The following article was contributed by Nicole Ossevoort, Communications & Social Media Specialist, Diocese of Syracuse.
On Monday, January 30th, the 22 component schools in the four regions of the Diocese of Syracuse, New York kicked off Catholic Schools Week 2017 with the second annual diocesan-wide ‘Day of Service.’
In Oswego, students at Trinity Catholic made fleece blankets for the Linus Project at Upstate Golisano Children’s Hospital.
At Blessed Sacrament in Syracuse, the kids made sandwiches for the Rescue Mission in Syracuse. They also donated adult white socks for the homeless, and celebrated afterward with a good old-fashioned ‘Sock Hop.’
In Johnson City, students at St. James assembled and delivered ‘Thank You’ boxes to the police department to show their gratitude to local law enforcement. The boxes included treats as well as a St. Michael the Archangel medal (the patron saint of police officers).
At Rome Catholic, older students helped the younger kids assemble care packages filled with personal care items. The packages were distributed at the Rome Rescue Mission.
Schools also donated paper goods to Francis House, a home for the terminally ill, made sandwiches for Joseph’s House, a home for moms and babies, performed songs for seniors at a nursing home, and made thank you cards for seminarians from the diocese! Photos from the Day of Service are available by visiting the Catholic School Office – Diocese of Syracuse Facebook page.
The schools in the diocese are committed to being ‘communities of faith, knowledge, and service,’ and a day focused on giving back to the community is an important part of our school’s Catholic identity. Superintendent Bill Crist and representatives from the diocesan office of communications, The Catholic Sun, and Syracuse Catholic TV were out and about on the Day of Service visiting various schools and sharing photos and video from the big day on social media!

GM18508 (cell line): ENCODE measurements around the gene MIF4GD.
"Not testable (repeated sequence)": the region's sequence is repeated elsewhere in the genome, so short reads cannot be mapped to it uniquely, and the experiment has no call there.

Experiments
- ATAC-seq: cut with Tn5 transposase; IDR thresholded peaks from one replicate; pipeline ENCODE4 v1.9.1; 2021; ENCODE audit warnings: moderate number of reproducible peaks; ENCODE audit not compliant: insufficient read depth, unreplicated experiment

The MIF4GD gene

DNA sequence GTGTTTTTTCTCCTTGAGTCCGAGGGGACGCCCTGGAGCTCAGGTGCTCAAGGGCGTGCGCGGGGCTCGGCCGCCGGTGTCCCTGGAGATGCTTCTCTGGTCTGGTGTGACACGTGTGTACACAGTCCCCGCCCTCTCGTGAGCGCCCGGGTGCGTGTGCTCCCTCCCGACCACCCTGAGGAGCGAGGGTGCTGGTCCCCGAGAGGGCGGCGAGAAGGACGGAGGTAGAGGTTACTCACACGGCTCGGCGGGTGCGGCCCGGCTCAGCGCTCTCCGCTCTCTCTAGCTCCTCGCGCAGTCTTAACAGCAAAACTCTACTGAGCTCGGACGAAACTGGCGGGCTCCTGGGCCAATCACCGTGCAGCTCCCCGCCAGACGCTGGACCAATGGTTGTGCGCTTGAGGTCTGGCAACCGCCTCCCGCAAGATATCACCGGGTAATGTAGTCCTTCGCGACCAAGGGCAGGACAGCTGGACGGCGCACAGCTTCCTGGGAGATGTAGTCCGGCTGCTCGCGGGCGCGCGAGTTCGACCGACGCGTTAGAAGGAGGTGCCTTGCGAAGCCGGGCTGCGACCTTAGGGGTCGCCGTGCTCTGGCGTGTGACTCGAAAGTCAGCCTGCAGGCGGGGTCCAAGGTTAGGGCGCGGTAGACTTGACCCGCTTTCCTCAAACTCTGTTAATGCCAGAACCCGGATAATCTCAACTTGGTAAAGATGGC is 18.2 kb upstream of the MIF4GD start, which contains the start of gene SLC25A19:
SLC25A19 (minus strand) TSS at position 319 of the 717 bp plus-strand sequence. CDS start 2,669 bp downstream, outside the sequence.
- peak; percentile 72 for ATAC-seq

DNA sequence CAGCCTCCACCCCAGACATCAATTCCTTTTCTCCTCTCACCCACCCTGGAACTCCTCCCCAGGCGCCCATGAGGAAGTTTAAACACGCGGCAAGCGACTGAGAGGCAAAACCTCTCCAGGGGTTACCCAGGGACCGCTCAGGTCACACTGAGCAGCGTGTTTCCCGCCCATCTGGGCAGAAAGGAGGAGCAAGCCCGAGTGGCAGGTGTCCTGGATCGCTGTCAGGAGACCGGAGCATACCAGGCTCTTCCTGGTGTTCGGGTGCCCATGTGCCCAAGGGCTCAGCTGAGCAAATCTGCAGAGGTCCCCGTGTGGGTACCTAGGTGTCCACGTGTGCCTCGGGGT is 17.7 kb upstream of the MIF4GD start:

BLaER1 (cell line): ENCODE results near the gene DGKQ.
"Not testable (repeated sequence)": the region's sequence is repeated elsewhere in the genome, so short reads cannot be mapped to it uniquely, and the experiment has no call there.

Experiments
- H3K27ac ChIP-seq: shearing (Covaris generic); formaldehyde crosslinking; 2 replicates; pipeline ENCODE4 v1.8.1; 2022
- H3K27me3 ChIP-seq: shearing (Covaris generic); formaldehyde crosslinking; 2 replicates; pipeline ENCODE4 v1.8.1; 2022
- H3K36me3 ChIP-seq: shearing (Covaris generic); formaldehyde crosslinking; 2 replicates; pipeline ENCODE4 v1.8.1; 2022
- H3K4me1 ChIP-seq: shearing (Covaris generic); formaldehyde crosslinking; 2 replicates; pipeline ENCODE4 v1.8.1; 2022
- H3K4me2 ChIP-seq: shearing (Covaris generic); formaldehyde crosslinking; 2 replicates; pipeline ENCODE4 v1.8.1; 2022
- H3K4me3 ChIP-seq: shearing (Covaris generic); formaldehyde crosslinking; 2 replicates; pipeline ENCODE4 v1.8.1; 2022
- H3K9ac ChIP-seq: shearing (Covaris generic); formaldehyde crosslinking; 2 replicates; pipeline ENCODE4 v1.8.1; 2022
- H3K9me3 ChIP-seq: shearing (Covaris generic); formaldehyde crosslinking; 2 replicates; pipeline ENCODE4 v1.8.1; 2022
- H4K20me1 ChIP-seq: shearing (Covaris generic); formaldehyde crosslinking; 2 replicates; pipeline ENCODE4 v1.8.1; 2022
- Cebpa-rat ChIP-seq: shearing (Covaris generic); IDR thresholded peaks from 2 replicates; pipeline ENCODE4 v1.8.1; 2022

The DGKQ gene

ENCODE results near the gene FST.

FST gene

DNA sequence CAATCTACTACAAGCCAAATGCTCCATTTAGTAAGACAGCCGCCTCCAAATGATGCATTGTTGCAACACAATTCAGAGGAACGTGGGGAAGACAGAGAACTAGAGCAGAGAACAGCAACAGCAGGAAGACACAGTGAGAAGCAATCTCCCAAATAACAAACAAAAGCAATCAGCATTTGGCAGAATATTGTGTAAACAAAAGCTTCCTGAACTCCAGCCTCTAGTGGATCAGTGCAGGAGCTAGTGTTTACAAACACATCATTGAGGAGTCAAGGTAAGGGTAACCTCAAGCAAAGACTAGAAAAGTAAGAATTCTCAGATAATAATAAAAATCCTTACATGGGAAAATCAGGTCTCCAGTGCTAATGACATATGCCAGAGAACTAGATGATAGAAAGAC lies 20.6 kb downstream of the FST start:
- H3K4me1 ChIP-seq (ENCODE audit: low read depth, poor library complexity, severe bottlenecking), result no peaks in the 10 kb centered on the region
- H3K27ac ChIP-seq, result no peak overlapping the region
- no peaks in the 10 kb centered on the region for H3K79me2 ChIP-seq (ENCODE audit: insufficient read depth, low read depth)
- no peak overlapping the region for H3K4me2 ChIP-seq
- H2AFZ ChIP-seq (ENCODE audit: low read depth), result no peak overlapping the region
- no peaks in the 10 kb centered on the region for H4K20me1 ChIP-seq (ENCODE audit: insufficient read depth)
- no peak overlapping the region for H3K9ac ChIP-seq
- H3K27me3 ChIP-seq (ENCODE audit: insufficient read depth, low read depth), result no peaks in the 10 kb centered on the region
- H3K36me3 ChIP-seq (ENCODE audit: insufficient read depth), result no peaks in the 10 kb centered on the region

This year, the Catholic Schools Office decided to get in on the action, too. Representatives from the office, as well as Danielle Cummings, diocesan chancellor and director of communications, rolled up their sleeves and put on their hair nets to volunteer in the kitchen at the Samaritan Center on Friday, February 3rd. Some staff were stationed in the ‘Family Area,’ where those with small children were served instead of walking through the cafeteria-style line. Others were on clean-up duty, but all pitched in to sweep and mop at the end of their shift. “These are folks in our neighborhood, and we need to show grace and mercy,” explained one regular volunteer who guided Catholic School Office staff during their shift.
The Day of Service certainly takes weeks, if not months, of planning and coordination, but the end result is worth the time investment: it’s just another example of how our Catholic school communities know, live, and share their faith!